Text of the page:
A stimulant can be given daily and wear off like a stimulant does not have long term impact. It will just give them that extra boost that helps those chemicals be balanced in their brain. And then by the evening it will be worn off. And so I have seen adults—or I’ve talked to adults—who have taken a stimulant when they know that they have to be able to get their tasks completed today, get a lot completed. But then on the day where it doesn’t matter so much, well, then it’s okay and they don’t take it. So it’s a tool when ADHD becomes so overwhelming that we don’t know what to do next.
And it can help someone get back on track so that maybe they can start working on those organization things and themselves. And so then hopefully eventually they wouldn’t need to take it anymore. But it is a resource. It’s something that could be really helpful to get an individual on track.
There’s a question of addiction, and I’ve asked this question to a professional and she said that addiction will only happen if someone’s taking a stimulant when they don’t really have ADHD. And so if they’re taking this stimulant and they have ADHD, it’s actually meeting a physiological problem. So it’s actually meeting this chemical imbalance, and it actually will help them to just function more normally and be able to be more successful.
It can be difficult to find the proper dosage, and that will take a lot of work between the family doctor and parents and teachers and kind of communicating and giving feedback. And, “how is it going?” And a good family doctor will start the child on the smallest dosage possible and then gradually build as needed to figure out what’s the proper dosage for this child. And of course, as a child grows, the dosage is going to need to increase simply because they’re becoming an adult— their body—they’re growing. When a child’s dosage needs to increase, that doesn’t mean they’re getting addicted to it. It means that they’re just growing. There is also the concern of side effects, and that’s possible. Some children experience side effects. Some do not. And so again, it’s just something you’re going to have to try out and see what’s going to work for us.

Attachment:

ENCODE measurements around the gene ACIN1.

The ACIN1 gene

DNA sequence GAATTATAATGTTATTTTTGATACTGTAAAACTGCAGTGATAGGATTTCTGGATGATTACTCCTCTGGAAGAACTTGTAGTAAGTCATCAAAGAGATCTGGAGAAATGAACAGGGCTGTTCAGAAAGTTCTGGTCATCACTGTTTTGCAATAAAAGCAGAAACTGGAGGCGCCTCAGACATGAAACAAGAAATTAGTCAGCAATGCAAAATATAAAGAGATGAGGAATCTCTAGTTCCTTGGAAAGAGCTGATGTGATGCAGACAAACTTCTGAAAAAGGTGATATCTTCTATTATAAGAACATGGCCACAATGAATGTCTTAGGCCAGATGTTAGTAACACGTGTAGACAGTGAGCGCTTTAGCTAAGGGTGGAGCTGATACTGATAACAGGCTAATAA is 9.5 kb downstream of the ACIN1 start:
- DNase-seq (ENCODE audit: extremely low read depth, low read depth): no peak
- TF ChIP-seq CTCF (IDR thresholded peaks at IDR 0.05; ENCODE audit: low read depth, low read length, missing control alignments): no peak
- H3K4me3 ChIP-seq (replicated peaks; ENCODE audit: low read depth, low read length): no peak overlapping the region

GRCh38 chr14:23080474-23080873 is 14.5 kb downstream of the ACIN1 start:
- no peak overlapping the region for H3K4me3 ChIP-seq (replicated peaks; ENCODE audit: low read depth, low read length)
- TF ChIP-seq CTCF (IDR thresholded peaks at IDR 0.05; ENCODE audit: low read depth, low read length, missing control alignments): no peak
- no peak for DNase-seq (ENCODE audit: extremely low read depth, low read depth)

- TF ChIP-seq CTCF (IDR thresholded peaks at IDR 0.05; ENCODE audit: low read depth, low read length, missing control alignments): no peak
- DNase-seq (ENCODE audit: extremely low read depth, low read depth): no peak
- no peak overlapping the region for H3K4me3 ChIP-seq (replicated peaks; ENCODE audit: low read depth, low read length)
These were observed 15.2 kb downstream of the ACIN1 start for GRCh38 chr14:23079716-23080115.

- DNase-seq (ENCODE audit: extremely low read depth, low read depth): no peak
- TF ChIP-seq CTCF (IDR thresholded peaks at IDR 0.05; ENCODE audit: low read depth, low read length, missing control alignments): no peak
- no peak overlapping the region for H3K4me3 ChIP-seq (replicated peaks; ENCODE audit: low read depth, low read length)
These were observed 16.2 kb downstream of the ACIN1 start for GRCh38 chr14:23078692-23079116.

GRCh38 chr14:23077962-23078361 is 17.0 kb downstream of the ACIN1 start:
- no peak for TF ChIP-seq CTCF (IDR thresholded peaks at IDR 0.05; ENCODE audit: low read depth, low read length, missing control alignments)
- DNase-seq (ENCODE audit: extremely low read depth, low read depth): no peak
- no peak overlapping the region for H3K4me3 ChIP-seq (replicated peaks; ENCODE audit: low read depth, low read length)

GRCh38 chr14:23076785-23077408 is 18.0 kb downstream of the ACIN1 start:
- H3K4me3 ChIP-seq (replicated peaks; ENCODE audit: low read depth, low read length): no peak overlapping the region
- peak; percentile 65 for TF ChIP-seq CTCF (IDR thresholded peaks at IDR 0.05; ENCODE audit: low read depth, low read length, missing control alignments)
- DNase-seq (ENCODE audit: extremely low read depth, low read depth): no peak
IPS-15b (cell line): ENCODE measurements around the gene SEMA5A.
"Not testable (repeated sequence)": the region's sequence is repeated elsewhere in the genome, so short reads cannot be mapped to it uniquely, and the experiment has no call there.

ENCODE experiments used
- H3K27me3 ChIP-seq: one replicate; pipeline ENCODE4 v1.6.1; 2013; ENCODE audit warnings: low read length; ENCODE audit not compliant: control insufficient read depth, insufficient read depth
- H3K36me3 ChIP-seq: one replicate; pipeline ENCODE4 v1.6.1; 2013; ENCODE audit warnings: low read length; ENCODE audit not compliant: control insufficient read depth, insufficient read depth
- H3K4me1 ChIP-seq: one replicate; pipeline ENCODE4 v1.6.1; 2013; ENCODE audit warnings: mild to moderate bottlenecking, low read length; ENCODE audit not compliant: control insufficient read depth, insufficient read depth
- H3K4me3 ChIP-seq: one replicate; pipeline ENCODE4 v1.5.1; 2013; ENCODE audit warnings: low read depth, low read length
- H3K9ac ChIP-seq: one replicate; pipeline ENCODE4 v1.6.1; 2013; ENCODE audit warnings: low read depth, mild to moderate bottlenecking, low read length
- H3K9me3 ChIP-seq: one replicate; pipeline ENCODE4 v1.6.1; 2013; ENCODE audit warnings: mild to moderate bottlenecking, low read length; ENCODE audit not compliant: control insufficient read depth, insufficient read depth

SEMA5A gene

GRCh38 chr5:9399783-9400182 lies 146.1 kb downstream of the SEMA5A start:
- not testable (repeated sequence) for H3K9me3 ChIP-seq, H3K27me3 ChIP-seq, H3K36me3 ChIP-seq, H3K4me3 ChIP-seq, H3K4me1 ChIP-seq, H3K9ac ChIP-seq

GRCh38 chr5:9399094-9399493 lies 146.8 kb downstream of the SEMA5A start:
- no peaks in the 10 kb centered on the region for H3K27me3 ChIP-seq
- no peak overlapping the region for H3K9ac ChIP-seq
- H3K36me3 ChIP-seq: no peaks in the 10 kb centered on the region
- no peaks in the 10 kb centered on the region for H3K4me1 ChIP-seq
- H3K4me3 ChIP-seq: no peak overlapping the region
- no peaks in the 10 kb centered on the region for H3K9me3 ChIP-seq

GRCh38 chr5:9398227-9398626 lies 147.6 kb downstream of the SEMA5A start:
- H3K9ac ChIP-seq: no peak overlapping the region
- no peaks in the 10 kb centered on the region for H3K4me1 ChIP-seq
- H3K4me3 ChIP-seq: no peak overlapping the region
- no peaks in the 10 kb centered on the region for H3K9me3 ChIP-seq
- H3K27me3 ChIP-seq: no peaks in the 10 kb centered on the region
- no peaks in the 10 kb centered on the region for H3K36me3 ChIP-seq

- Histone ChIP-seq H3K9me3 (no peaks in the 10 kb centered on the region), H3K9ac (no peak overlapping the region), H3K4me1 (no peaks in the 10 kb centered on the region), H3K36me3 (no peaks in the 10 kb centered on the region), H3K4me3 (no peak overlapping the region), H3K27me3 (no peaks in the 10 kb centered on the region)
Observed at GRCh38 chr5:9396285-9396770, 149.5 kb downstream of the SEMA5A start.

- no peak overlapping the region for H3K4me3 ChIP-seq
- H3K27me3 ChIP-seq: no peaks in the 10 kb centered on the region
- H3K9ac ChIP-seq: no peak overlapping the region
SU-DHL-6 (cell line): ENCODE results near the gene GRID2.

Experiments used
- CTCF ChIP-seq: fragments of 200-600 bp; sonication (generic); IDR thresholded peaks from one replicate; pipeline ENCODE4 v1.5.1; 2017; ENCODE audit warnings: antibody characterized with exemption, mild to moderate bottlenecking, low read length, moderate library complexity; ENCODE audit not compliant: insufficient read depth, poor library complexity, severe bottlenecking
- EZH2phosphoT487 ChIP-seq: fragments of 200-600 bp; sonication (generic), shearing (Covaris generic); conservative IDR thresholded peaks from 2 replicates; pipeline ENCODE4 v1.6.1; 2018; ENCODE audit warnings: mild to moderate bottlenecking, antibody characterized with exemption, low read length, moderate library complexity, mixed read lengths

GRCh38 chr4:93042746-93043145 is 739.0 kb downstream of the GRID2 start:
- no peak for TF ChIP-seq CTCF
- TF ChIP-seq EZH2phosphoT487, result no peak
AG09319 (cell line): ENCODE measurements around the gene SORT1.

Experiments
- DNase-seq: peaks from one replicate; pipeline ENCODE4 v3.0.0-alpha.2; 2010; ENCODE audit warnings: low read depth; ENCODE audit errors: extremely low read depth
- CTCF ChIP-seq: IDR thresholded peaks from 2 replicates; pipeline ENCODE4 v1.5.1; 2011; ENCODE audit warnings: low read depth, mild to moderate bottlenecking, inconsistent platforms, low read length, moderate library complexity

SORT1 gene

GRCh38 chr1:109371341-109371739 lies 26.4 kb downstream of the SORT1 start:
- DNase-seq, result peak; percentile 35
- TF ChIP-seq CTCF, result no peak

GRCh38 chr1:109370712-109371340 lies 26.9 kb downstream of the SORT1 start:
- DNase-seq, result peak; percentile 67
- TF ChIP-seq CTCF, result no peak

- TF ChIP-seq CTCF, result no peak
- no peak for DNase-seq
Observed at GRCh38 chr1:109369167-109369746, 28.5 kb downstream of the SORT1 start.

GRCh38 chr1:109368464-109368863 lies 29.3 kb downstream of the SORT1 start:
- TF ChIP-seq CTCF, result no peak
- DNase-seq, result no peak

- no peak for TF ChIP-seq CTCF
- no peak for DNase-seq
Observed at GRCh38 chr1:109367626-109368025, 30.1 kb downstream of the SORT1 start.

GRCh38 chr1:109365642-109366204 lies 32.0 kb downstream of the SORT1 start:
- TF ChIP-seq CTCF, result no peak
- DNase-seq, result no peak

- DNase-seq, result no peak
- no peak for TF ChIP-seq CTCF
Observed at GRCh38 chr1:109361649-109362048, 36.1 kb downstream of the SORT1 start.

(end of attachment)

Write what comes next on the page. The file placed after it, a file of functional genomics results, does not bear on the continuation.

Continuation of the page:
And so medication is something that I think we should consider as a valid option, something to consider and to try. When we’ve tried all the other things. We’ve tried the accommodations. We’ve tried training and working with them, and those are not helping us. Then I think it’s worth looking into.
As teachers, it can be really easy for us: “Parents, we just want you to try this because…” We see, especially in our classrooms when the environment is more structured. Some of these things show up even more than they do in the home setting, just because you’re expected to sit and to complete your work and do all of these tasks. And so I do think, though, that it’s really important for us as teachers to talk graciously with parents, to give them grace and realize, like, there’s a lot that they have to think through here, and they have to wrestle with the complexities of this and their own emotions and all of this. Like, “do we want to give our child medication like this?” And so I think that’s really important that as teachers, we offer time, we offer grace.
Yes, I do think we need to be honest and to be specific about the struggles that we’re finding in the classroom. I think also, we do well to communicate that we’re recommending this out of care for the child. Like we really care for them and we want them to be successful. We see their frustration. And if we communicate that care too, I think that parents may be able to hear us better, but it also takes time to build up credibility. It takes time to… You’re going to need to have relationship and really work closely. At the end of the day, it is the parent’s decision, what they’re going to do and for the sake of their child.
And so as teachers, we can advocate. We can be a spokesperson. But we do need to respect parents as well, and the decisions that they make for their children.
So I wish I could ask you what questions you have about this. What more could we explain? But in the description box, there’s going to be a list of resources with some books. And Russell Barkley is an incredible author, someone that I would trust as someone to look at, to read what he’s written about, working with ADHD in school and at home. And he has some books that could be worth looking at.
So I hope that you feel a little better informed about what ADHD is and how you could help someone in your life that is struggling with this disability.
CONTRIBUTOR: Becky Bollinger